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dc.contributor.supervisor Hlynka, Denis (Curriculum, Teaching and Learning) en_US
dc.contributor.author Matwyczuk, Roman
dc.date.accessioned 2013-12-12T21:51:12Z
dc.date.available 2013-12-12T21:51:12Z
dc.date.issued 2013-12-12
dc.identifier.uri http://hdl.handle.net/1993/22303
dc.description.abstract This study sought to determine the practicality and effectiveness of an alternate instructional approach referred to as epistemic learning – a low structured, high functioning environment where students learn the principles of practice (i.e., the epistemic frame) of a profession through role-play. This research on epistemic learning is integral in assisting educators to enhance learning and accomplish instructional goals in computer science by having students acquire the epistemic frame of a computer game programmer. Currently, literature on epistemic learning is sparse due to its nascent nature. An action research design with mixed-methods analysis was utilized to assess students’ responsiveness to epistemic learning through an examination of their personal epistemological growth, epistemic frame construction, and programming skill set development. Personal epistemological growth was assessed through a self-reporting epistemic beliefs survey that established students’ attitudes about knowledge and learning. Epistemic frame construction was established using epistemic network analysis in determining the specific epistemic frame characteristics students had acquired. Teacher observations and students’ reflections provided insight regarding programming skill development. Findings revealed the following: 1) each student’s personal epistemology was positively influenced through epistemic learning; 2) most students successfully acquired the complete epistemic frame of a game programmer; and 3) students’ computer programming skills were enhanced through epistemic learning. Although a statistically significant correlational relationship was not established, the results had practical importance as they indicated that students were prepared to participate and succeed in an environment that emulates professional practices. Future research should include longitudinal studies that implement epistemic learning. en_US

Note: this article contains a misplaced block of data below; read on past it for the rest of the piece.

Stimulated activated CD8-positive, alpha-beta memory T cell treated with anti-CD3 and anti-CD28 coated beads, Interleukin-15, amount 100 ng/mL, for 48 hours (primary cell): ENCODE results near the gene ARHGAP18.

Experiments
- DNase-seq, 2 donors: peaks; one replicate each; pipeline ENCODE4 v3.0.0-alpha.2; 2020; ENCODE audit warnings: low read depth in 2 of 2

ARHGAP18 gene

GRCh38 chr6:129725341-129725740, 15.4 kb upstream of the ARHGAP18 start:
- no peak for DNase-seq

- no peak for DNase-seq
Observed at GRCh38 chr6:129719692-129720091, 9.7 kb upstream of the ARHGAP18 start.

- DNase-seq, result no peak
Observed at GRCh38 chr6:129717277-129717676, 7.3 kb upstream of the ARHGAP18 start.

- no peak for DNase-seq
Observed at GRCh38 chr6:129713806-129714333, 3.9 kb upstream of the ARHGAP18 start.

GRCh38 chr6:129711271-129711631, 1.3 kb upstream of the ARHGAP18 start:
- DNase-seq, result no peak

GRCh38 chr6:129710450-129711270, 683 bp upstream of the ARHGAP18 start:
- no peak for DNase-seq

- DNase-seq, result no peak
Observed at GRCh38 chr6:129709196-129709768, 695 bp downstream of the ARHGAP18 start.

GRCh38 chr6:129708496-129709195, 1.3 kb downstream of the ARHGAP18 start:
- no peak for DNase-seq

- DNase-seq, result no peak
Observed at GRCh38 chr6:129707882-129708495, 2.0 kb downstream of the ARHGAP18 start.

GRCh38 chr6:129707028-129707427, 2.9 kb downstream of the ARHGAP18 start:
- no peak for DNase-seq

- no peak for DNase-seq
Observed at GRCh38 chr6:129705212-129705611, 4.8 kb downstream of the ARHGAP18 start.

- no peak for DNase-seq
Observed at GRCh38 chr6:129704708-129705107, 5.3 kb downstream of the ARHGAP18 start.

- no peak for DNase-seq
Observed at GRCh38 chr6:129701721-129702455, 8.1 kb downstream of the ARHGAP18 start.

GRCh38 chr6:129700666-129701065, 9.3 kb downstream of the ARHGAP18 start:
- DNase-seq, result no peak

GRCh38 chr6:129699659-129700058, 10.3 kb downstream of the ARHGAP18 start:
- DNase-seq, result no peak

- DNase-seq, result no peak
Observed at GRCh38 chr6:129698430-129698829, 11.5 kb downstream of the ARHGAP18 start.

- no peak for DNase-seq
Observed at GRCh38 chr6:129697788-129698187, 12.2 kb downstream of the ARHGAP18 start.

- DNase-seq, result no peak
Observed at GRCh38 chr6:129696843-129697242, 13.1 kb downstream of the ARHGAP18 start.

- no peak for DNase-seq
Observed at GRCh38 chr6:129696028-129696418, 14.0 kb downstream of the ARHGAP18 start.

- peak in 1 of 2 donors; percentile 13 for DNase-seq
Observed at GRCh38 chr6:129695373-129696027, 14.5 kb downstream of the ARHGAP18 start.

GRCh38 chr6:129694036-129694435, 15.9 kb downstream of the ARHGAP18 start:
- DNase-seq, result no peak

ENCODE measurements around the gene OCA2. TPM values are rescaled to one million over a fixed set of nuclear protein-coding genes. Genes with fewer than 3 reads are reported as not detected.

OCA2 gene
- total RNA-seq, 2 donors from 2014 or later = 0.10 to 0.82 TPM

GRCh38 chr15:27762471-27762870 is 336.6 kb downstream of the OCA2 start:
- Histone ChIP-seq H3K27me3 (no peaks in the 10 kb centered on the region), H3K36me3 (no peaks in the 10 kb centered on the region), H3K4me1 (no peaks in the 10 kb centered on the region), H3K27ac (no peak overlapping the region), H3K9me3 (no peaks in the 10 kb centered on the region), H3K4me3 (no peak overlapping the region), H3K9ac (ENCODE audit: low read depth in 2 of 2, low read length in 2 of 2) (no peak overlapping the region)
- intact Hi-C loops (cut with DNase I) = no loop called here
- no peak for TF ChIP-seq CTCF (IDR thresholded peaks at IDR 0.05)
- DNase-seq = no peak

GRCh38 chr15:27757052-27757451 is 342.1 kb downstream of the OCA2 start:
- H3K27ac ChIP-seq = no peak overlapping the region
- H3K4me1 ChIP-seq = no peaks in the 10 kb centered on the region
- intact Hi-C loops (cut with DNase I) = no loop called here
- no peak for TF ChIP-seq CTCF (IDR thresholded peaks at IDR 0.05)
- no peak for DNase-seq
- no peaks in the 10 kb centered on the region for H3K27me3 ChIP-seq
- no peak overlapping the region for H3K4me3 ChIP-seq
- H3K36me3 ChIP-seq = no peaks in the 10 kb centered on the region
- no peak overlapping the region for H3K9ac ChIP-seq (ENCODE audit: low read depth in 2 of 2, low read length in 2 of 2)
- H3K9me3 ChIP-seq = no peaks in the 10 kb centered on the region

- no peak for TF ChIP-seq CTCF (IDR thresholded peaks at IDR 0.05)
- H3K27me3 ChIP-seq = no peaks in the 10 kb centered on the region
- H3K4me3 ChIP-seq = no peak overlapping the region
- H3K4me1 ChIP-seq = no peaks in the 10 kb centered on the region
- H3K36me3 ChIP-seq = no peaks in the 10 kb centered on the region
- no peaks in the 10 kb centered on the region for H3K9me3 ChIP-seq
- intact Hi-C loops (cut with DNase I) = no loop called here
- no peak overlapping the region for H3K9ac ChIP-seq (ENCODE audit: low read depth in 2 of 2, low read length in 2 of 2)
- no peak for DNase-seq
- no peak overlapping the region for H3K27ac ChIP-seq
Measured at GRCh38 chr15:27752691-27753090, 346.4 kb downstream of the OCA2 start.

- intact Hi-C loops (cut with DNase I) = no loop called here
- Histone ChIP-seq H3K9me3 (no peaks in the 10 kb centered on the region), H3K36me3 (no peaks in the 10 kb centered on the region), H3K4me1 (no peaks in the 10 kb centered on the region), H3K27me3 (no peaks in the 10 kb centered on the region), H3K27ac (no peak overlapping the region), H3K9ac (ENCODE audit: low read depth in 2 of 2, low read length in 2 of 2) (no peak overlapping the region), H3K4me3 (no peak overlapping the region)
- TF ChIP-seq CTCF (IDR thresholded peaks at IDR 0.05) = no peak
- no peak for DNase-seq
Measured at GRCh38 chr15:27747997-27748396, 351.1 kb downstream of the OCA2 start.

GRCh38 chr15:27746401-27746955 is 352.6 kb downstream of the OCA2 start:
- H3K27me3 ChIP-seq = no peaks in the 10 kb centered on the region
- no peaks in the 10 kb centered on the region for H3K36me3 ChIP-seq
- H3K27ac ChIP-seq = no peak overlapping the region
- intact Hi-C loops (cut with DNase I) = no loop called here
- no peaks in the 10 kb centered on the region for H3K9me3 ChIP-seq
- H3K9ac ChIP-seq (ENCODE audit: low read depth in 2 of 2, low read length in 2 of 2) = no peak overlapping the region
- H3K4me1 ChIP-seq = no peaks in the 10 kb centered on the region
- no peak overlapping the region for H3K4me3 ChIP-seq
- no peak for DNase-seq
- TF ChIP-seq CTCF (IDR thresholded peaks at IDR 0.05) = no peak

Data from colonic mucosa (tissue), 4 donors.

dc.rights info:eu-repo/semantics/openAccess
dc.subject epistemic learning en_US
dc.subject epistemic frame en_US
dc.subject computer science en_US
dc.subject game-based learning en_US
dc.title Epistemic learning: game programming learned from the lens of professionals en_US
dc.type info:eu-repo/semantics/masterThesis
dc.degree.discipline Curriculum, Teaching and Learning en_US
dc.contributor.examiningcommittee Morin, Francine (Curriculum, Teaching and Learning) Wiens, John (Educational Administration, Foundations and Psychology) en_US
dc.degree.level Master of Education (M.Ed.) en_US
dc.description.note February 2014 en_US


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